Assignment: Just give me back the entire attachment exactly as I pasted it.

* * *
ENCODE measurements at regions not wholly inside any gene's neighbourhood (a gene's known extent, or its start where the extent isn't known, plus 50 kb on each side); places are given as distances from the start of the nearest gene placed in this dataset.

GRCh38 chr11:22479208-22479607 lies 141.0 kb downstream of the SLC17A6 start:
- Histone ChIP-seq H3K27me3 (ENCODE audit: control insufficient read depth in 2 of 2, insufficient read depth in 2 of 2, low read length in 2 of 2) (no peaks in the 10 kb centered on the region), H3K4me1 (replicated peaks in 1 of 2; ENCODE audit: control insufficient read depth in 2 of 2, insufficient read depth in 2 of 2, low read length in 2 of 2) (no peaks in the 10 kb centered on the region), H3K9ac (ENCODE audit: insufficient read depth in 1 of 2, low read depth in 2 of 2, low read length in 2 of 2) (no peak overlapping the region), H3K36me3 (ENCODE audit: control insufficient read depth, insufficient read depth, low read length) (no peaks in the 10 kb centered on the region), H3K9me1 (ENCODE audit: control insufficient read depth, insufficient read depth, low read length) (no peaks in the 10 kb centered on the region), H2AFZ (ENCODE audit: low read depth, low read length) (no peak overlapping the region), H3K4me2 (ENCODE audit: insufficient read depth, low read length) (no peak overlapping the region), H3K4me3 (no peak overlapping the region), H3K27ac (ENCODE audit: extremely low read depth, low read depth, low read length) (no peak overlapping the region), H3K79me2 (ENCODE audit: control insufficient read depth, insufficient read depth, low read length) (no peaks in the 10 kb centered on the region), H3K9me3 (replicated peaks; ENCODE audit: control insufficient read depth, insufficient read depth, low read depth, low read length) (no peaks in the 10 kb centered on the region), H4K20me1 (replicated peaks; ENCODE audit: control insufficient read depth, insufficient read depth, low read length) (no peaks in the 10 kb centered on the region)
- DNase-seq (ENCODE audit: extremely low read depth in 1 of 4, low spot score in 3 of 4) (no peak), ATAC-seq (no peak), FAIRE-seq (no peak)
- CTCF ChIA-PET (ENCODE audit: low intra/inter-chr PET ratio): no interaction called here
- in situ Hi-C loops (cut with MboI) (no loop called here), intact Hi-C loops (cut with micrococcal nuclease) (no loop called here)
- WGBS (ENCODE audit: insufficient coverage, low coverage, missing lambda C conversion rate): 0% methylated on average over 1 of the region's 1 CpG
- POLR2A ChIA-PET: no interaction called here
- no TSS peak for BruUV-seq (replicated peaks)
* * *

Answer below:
ENCODE measurements at regions not wholly inside any gene's neighbourhood (a gene's known extent, or its start where the extent isn't known, plus 50 kb on each side); places are given as distances from the start of the nearest gene placed in this dataset.

GRCh38 chr11:22479208-22479607 lies 141.0 kb downstream of the SLC17A6 start:
- Histone ChIP-seq H3K27me3 (ENCODE audit: control insufficient read depth in 2 of 2, insufficient read depth in 2 of 2, low read length in 2 of 2) (no peaks in the 10 kb centered on the region), H3K4me1 (replicated peaks in 1 of 2; ENCODE audit: control insufficient read depth in 2 of 2, insufficient read depth in 2 of 2, low read length in 2 of 2) (no peaks in the 10 kb centered on the region), H3K9ac (ENCODE audit: insufficient read depth in 1 of 2, low read depth in 2 of 2, low read length in 2 of 2) (no peak overlapping the region), H3K36me3 (ENCODE audit: control insufficient read depth, insufficient read depth, low read length) (no peaks in the 10 kb centered on the region), H3K9me1 (ENCODE audit: control insufficient read depth, insufficient read depth, low read length) (no peaks in the 10 kb centered on the region), H2AFZ (ENCODE audit: low read depth, low read length) (no peak overlapping the region), H3K4me2 (ENCODE audit: insufficient read depth, low read length) (no peak overlapping the region), H3K4me3 (no peak overlapping the region), H3K27ac (ENCODE audit: extremely low read depth, low read depth, low read length) (no peak overlapping the region), H3K79me2 (ENCODE audit: control insufficient read depth, insufficient read depth, low read length) (no peaks in the 10 kb centered on the region), H3K9me3 (replicated peaks; ENCODE audit: control insufficient read depth, insufficient read depth, low read depth, low read length) (no peaks in the 10 kb centered on the region), H4K20me1 (replicated peaks; ENCODE audit: control insufficient read depth, insufficient read depth, low read length) (no peaks in the 10 kb centered on the region)
- DNase-seq (ENCODE audit: extremely low read depth in 1 of 4, low spot score in 3 of 4) (no peak), ATAC-seq (no peak), FAIRE-seq (no peak)
- CTCF ChIA-PET (ENCODE audit: low intra/inter-chr PET ratio): no interaction called here
- in situ Hi-C loops (cut with MboI) (no loop called here), intact Hi-C loops (cut with micrococcal nuclease) (no loop called here)
- WGBS (ENCODE audit: insufficient coverage, low coverage, missing lambda C conversion rate): 0% methylated on average over 1 of the region's 1 CpG
- POLR2A ChIA-PET: no interaction called here
- no TSS peak for BruUV-seq (replicated peaks)